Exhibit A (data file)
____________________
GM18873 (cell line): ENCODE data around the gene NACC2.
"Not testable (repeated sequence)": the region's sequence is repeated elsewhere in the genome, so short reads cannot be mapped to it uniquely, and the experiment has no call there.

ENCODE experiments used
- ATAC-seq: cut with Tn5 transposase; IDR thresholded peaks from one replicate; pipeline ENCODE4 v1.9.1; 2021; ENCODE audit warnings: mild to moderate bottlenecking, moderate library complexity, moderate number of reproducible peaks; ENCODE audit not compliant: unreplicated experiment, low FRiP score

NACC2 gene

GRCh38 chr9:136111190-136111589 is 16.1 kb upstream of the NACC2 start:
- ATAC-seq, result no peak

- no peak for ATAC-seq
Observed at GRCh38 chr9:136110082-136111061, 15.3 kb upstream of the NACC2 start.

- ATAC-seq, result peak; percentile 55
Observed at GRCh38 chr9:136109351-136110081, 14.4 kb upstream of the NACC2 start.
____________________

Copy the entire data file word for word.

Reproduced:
GM18873 (cell line): ENCODE data around the gene NACC2.
"Not testable (repeated sequence)": the region's sequence is repeated elsewhere in the genome, so short reads cannot be mapped to it uniquely, and the experiment has no call there.

ENCODE experiments used
- ATAC-seq: cut with Tn5 transposase; IDR thresholded peaks from one replicate; pipeline ENCODE4 v1.9.1; 2021; ENCODE audit warnings: mild to moderate bottlenecking, moderate library complexity, moderate number of reproducible peaks; ENCODE audit not compliant: unreplicated experiment, low FRiP score

NACC2 gene

GRCh38 chr9:136111190-136111589 is 16.1 kb upstream of the NACC2 start:
- ATAC-seq, result no peak

- no peak for ATAC-seq
Observed at GRCh38 chr9:136110082-136111061, 15.3 kb upstream of the NACC2 start.

- ATAC-seq, result peak; percentile 55
Observed at GRCh38 chr9:136109351-136110081, 14.4 kb upstream of the NACC2 start.